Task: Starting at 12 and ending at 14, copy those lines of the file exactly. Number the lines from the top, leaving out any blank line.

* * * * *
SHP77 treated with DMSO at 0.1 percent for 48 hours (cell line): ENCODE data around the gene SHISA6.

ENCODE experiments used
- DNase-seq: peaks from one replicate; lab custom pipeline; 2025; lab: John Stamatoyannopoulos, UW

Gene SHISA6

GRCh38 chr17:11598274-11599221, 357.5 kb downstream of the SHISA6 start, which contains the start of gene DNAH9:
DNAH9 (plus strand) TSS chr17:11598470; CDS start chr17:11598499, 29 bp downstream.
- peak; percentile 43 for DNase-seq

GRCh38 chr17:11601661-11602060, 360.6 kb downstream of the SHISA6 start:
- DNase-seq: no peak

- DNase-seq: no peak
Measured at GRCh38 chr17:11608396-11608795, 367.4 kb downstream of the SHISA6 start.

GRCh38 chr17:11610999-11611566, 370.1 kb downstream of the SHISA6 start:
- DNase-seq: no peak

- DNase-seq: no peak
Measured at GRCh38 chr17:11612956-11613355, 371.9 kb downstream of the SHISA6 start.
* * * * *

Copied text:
GRCh38 chr17:11610999-11611566, 370.1 kb downstream of the SHISA6 start:
- DNase-seq: no peak

- DNase-seq: no peak